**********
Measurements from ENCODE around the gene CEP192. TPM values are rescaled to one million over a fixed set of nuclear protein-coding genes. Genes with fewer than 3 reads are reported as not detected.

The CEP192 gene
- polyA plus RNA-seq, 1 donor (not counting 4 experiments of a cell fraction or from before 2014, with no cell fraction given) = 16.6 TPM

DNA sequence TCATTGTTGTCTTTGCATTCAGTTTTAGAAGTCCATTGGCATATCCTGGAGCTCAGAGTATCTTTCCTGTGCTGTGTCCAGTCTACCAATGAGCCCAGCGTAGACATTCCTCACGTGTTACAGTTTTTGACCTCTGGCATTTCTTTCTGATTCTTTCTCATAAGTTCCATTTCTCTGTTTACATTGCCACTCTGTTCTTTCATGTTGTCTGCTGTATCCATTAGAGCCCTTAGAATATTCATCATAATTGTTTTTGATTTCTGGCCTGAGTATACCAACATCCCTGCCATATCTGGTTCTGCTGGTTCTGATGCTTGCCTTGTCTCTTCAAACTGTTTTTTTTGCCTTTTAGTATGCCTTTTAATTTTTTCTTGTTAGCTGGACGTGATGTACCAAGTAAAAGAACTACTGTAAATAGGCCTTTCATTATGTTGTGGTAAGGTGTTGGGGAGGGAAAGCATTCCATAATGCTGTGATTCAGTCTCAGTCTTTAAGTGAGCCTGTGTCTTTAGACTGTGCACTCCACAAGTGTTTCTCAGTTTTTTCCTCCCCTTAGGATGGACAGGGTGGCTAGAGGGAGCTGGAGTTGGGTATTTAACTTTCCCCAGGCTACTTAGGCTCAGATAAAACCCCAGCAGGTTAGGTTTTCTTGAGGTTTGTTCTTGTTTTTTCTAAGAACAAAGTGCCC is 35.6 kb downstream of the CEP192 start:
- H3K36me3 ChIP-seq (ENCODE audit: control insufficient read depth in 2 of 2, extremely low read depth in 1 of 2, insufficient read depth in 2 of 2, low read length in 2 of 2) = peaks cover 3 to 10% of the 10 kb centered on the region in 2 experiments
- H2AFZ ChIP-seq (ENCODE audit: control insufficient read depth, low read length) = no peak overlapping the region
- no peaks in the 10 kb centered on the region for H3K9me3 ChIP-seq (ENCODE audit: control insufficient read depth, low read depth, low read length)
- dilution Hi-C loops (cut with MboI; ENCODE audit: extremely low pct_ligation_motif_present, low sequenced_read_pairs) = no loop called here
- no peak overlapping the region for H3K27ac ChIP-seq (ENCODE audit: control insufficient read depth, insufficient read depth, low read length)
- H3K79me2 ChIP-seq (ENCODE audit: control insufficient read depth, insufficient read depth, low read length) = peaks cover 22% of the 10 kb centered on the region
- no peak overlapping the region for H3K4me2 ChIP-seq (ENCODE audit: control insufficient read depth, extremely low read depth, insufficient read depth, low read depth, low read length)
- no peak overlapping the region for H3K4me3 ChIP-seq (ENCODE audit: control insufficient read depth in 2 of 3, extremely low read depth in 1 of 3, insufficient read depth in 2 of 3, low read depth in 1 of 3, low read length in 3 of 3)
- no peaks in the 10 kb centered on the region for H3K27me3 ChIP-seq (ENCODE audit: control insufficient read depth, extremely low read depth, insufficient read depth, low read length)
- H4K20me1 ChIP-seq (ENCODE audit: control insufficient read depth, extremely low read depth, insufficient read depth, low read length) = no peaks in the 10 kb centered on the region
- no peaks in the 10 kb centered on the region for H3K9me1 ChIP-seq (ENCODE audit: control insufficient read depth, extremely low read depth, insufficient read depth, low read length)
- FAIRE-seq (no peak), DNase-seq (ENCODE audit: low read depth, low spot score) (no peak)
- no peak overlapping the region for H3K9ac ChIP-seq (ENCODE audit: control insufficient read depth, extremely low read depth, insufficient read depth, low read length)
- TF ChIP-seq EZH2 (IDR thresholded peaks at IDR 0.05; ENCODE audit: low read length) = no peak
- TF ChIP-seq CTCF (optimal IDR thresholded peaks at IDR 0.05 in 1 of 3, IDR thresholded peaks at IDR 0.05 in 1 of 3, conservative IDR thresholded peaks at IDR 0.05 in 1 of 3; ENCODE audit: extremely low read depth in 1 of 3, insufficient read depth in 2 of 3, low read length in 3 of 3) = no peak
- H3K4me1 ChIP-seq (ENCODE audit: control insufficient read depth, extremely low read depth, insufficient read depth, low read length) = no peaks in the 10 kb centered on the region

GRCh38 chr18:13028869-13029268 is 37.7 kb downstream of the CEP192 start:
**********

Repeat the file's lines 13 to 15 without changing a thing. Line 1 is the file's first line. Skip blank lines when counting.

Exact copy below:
- no peaks in the 10 kb centered on the region for H3K27me3 ChIP-seq (ENCODE audit: control insufficient read depth, extremely low read depth, insufficient read depth, low read length)
- H4K20me1 ChIP-seq (ENCODE audit: control insufficient read depth, extremely low read depth, insufficient read depth, low read length) = no peaks in the 10 kb centered on the region
- no peaks in the 10 kb centered on the region for H3K9me1 ChIP-seq (ENCODE audit: control insufficient read depth, extremely low read depth, insufficient read depth, low read length)